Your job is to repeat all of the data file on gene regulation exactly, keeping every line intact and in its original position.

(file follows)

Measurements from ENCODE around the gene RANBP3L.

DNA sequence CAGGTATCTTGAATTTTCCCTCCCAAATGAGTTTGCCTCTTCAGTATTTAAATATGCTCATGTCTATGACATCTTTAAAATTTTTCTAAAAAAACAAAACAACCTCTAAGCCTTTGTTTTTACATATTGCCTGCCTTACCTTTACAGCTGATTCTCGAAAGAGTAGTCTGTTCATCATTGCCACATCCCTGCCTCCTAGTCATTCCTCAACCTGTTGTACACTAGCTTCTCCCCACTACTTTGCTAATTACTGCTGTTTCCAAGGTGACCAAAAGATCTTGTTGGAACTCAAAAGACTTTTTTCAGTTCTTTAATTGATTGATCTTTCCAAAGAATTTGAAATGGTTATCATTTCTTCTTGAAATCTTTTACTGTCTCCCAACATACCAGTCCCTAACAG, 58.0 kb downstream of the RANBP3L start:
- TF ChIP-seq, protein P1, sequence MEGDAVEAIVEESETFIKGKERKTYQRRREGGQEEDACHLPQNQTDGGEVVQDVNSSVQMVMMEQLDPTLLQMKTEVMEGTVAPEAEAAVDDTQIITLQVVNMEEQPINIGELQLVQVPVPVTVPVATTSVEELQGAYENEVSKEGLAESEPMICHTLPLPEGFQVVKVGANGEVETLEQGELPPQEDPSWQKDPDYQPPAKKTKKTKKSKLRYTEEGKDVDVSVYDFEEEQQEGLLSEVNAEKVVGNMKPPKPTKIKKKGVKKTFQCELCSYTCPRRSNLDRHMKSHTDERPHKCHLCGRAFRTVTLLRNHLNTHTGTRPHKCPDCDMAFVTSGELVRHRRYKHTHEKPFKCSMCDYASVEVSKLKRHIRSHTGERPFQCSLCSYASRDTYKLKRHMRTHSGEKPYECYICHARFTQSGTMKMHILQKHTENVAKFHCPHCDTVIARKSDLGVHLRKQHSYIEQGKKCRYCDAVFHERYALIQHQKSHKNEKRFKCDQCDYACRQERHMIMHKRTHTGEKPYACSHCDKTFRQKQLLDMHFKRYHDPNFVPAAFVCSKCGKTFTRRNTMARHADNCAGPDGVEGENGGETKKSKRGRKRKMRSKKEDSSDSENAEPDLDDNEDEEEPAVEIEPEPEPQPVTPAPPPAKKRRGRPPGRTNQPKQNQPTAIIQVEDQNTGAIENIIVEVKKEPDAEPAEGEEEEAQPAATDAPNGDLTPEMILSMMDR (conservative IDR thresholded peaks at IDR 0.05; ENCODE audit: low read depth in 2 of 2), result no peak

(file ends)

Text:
Measurements from ENCODE around the gene RANBP3L.

DNA sequence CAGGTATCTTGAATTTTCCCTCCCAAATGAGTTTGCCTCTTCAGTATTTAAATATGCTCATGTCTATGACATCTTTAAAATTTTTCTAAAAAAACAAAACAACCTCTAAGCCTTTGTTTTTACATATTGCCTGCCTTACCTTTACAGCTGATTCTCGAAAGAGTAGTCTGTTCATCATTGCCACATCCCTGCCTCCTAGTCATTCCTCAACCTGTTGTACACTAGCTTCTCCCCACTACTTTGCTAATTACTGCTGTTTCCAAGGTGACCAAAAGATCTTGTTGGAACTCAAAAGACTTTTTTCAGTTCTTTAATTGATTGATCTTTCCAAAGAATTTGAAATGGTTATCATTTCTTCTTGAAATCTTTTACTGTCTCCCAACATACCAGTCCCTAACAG, 58.0 kb downstream of the RANBP3L start:
- TF ChIP-seq, protein P1, sequence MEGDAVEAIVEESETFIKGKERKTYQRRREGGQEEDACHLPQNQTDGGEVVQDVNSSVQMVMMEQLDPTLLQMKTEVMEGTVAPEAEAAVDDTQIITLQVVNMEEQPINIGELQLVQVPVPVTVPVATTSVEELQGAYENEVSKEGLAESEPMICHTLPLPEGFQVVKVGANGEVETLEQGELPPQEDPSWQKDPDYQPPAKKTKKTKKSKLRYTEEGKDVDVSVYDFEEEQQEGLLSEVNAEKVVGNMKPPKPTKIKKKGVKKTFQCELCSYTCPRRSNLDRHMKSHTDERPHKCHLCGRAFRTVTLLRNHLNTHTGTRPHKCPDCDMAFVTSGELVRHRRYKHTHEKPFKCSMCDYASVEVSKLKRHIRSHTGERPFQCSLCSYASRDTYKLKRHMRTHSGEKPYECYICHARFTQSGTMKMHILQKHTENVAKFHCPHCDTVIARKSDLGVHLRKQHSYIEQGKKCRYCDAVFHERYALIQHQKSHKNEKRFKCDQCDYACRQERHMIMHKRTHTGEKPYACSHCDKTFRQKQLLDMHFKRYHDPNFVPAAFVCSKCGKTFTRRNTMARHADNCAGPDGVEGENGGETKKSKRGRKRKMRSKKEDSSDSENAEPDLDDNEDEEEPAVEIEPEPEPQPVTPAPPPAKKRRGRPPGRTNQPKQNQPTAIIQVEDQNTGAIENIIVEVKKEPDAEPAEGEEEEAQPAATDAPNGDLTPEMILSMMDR (conservative IDR thresholded peaks at IDR 0.05; ENCODE audit: low read depth in 2 of 2), result no peak